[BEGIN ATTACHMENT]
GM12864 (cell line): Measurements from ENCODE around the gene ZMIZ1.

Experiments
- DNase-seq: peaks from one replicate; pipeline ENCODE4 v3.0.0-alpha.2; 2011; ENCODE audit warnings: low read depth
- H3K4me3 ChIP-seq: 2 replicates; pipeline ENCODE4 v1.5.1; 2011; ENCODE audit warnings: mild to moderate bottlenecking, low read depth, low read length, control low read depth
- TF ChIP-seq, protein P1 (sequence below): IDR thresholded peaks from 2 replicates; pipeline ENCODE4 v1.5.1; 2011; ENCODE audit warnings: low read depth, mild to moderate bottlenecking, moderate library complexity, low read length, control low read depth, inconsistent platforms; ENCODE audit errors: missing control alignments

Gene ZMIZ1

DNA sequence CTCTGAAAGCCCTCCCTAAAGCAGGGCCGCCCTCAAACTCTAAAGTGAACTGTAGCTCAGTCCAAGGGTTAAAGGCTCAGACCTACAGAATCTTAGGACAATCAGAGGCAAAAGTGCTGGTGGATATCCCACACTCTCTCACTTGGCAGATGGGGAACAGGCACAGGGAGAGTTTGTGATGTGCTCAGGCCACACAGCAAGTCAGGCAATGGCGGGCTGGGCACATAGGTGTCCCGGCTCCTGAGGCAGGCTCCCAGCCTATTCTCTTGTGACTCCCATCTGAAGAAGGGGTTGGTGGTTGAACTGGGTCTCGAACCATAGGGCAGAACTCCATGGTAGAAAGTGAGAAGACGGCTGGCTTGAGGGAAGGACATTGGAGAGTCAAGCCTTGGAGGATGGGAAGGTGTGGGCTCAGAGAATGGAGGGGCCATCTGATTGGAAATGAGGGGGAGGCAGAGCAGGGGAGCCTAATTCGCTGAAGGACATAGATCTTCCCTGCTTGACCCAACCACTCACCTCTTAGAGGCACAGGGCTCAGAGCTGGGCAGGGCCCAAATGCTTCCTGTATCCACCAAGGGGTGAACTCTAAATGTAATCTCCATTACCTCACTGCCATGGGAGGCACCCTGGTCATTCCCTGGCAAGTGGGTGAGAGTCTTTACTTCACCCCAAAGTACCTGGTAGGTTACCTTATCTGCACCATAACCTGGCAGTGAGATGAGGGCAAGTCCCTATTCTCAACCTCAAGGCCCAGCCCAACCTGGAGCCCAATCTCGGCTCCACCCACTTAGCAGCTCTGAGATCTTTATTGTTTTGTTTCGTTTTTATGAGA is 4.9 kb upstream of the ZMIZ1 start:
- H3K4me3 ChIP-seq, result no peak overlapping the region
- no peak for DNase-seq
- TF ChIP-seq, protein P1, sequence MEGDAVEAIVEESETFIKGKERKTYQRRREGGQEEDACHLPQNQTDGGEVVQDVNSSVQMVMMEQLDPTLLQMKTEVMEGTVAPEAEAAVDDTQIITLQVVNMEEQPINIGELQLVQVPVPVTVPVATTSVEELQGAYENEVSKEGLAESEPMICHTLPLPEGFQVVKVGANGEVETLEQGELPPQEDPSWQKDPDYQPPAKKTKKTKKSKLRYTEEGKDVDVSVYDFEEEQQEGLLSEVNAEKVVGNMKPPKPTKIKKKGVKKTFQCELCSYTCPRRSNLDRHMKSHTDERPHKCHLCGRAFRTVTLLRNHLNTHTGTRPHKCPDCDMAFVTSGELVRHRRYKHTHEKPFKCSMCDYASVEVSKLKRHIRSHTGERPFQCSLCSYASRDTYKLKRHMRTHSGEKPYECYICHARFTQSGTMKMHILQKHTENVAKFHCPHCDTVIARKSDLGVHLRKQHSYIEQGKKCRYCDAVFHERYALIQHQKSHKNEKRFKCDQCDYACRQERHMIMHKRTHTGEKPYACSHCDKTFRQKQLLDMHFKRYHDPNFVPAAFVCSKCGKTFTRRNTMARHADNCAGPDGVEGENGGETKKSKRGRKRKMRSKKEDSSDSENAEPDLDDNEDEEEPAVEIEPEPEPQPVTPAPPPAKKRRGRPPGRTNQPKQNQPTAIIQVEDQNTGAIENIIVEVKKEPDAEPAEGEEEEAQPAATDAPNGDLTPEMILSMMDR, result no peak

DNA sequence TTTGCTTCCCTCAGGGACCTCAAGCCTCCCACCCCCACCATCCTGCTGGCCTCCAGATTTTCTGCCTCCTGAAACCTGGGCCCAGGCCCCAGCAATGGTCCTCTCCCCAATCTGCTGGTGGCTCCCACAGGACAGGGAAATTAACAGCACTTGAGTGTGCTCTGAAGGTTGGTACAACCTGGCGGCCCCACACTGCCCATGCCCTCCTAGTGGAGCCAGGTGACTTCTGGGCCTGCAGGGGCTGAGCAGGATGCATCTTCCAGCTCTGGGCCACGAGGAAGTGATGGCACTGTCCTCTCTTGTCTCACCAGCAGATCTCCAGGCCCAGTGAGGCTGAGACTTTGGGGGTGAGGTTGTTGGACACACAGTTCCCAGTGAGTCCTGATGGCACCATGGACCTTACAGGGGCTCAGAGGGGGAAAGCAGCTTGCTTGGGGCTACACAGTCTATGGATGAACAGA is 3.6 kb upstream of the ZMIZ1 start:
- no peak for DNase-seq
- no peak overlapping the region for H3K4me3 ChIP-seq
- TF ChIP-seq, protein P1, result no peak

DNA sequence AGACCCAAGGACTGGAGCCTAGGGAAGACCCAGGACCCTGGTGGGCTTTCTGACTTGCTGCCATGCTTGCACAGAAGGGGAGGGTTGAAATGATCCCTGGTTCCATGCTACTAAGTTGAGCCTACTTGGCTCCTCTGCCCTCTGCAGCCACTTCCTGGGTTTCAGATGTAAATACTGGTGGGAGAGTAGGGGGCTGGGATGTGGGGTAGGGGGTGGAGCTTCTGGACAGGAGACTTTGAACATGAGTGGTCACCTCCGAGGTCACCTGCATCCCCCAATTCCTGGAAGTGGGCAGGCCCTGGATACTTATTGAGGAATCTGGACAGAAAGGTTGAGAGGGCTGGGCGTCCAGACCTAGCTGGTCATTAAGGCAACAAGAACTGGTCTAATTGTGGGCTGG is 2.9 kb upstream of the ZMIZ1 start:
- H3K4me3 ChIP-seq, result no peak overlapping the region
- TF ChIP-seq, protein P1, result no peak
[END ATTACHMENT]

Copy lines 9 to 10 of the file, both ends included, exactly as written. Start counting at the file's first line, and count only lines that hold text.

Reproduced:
- no peak for DNase-seq
- TF ChIP-seq, protein P1, sequence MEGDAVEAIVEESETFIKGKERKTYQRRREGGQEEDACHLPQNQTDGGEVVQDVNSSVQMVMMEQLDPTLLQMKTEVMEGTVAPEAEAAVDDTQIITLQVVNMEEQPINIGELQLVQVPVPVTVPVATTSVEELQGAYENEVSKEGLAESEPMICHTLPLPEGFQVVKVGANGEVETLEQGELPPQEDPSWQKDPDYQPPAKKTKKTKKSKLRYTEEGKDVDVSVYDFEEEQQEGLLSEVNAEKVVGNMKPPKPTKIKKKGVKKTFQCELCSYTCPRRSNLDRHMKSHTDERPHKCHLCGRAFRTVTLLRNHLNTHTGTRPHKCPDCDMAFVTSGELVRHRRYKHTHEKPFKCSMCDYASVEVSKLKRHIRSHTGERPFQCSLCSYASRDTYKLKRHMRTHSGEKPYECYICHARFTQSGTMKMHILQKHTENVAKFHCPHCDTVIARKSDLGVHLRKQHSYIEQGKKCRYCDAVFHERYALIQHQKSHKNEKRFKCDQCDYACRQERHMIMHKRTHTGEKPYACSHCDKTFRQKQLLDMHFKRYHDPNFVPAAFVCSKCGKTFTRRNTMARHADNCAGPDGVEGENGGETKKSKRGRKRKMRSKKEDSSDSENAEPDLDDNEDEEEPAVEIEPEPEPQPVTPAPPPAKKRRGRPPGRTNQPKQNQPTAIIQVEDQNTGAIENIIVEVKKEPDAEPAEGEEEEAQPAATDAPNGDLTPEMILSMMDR, result no peak